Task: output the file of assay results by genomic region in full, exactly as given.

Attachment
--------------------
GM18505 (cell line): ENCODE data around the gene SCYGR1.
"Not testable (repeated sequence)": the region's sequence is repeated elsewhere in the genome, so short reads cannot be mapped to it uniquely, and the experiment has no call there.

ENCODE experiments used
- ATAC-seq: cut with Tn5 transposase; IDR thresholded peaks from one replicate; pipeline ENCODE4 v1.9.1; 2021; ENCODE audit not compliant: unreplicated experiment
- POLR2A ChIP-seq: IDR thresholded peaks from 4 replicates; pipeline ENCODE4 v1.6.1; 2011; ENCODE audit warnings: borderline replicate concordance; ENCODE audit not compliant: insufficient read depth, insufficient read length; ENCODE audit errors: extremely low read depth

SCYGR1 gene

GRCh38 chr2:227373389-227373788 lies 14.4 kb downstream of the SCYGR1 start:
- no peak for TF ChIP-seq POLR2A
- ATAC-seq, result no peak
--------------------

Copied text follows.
GM18505 (cell line): ENCODE data around the gene SCYGR1.
"Not testable (repeated sequence)": the region's sequence is repeated elsewhere in the genome, so short reads cannot be mapped to it uniquely, and the experiment has no call there.

ENCODE experiments used
- ATAC-seq: cut with Tn5 transposase; IDR thresholded peaks from one replicate; pipeline ENCODE4 v1.9.1; 2021; ENCODE audit not compliant: unreplicated experiment
- POLR2A ChIP-seq: IDR thresholded peaks from 4 replicates; pipeline ENCODE4 v1.6.1; 2011; ENCODE audit warnings: borderline replicate concordance; ENCODE audit not compliant: insufficient read depth, insufficient read length; ENCODE audit errors: extremely low read depth

SCYGR1 gene

GRCh38 chr2:227373389-227373788 lies 14.4 kb downstream of the SCYGR1 start:
- no peak for TF ChIP-seq POLR2A
- ATAC-seq, result no peak